- Maurice Jones-Drew
- Torry Holt
- David Garrard
- Mercedes Lewis
- Mike Walker
The man nicknamed "Pocket Hercules" is a bit different than Turner and Williams, in that he's been a fantasy starter for most of his NFL career. In three seasons with the Jaguars, he's been a virtual end-zone magnet with 38 total touchdowns.
However, his yardage totals have been limited due to the presence of Fred Taylor. With the veteran ahead of him on the depth chart, Jones-Drew has started a mere four games. He's also averaged just 177 carries per season in what was a shared backfield.
But with Taylor no longer in the mix, Jones-Drew is now a rare breed -- a true featured NFL back.
The Jaguars added Rashard Jennings with the No. 250 selection in April's draft, but neither he nor Chauncey Washington has a legitimate chance to put a serious dent into Jones-Drew's carries. While Greg Jones is also in the mix and could see some goal-line looks, he isn't a threat to hurt MJD's value either.
That means the smallish running back out of UCLA should surpass his career-high of 197 carries in 2009.
In fact, Jones-Drew could see between 225-250 attempts in what will be a run-based offense. If we use the high end of that projection and his career average of 4.8 yards per carry, then Jones-Drew could rush for around 1,200 yards. At worst, he should reach the 1,000-yard mark for the first time at the pro level.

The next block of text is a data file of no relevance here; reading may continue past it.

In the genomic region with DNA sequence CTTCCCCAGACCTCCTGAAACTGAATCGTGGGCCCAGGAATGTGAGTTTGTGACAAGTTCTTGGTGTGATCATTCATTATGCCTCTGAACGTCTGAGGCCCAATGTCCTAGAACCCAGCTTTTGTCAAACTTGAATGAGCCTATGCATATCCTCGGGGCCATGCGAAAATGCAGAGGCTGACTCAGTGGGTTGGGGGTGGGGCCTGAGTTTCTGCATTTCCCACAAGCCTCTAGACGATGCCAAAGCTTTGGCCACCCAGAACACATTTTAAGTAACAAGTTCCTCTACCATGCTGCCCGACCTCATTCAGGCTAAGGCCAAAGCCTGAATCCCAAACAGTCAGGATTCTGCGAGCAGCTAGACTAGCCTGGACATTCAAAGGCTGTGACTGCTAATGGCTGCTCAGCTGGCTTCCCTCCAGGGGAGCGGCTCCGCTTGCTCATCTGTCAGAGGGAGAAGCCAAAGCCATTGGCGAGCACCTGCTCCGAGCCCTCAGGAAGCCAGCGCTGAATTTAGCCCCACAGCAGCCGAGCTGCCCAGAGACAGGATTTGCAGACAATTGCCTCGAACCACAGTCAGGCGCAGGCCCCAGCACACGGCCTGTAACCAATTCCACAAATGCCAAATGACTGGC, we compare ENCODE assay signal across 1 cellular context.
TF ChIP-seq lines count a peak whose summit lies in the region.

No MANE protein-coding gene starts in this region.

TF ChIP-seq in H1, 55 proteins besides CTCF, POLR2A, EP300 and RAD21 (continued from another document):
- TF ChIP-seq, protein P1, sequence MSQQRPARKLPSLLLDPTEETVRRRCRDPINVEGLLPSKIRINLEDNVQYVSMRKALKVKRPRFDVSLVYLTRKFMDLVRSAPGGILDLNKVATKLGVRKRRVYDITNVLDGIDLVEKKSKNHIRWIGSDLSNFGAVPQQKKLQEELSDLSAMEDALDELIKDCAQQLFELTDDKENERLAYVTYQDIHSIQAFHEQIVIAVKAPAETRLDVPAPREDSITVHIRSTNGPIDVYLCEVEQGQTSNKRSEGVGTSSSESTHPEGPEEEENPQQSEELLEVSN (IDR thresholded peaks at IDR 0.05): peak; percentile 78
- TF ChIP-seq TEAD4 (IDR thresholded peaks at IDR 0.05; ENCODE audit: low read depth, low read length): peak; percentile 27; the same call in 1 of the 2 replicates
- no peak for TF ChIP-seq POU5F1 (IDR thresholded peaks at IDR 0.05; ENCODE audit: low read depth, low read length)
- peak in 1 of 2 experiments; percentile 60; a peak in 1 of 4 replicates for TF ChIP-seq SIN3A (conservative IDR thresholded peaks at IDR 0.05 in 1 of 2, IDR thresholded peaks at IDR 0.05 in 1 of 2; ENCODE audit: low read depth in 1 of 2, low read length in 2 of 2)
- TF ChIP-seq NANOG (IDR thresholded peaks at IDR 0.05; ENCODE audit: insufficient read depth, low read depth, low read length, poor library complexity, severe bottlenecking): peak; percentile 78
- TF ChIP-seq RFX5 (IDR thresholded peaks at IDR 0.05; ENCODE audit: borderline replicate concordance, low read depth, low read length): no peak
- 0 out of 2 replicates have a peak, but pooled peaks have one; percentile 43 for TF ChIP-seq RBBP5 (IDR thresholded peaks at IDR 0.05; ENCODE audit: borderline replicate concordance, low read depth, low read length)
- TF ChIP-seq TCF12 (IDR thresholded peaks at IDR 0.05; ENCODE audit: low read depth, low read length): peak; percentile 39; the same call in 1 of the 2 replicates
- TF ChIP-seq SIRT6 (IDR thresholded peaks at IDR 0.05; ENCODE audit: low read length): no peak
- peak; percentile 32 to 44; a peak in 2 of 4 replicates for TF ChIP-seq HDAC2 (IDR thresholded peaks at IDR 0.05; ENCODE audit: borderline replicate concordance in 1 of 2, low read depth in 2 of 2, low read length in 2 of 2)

The potential for a 1,000-yard rushing season is evident, but those projections don't include his skills as a pass catcher.
Jones-Drew has averaged 49 receptions, including a career-best 62 catches last season. He's also averaged close to 470 receiving yards, so he's not only a threat to record improved numbers on the ground but he can also make plays as a receiver out of the backfield. That rare combination in a featured back just increases MJD's draft value.
Fantasy leaguers also need to consider what should be a much-improved offensive line in projecting his numbers.
The team focused on improving its line during April's draft, taking OT Eugene Monroe with the No. 8 overall selection and OT Eben Britton with the 39th pick. The Jaguars see this duo as their future bookend tackles, so Monroe and Britton will be asked to step in and help protect David Garrard and open holes for Jones-Drew.
With more carries and chances as a receiver out of the backfield seemingly imminent, not to mention a better offensive line in front of him, it's not hard to see why Jones-Drew could be on the cusp of a highly productive season.
He'll be worth as much as a top-five pick in all standard leagues and could warrant as much as the No. 3 overall selection behind Adrian Peterson in leagues that reward points for catches.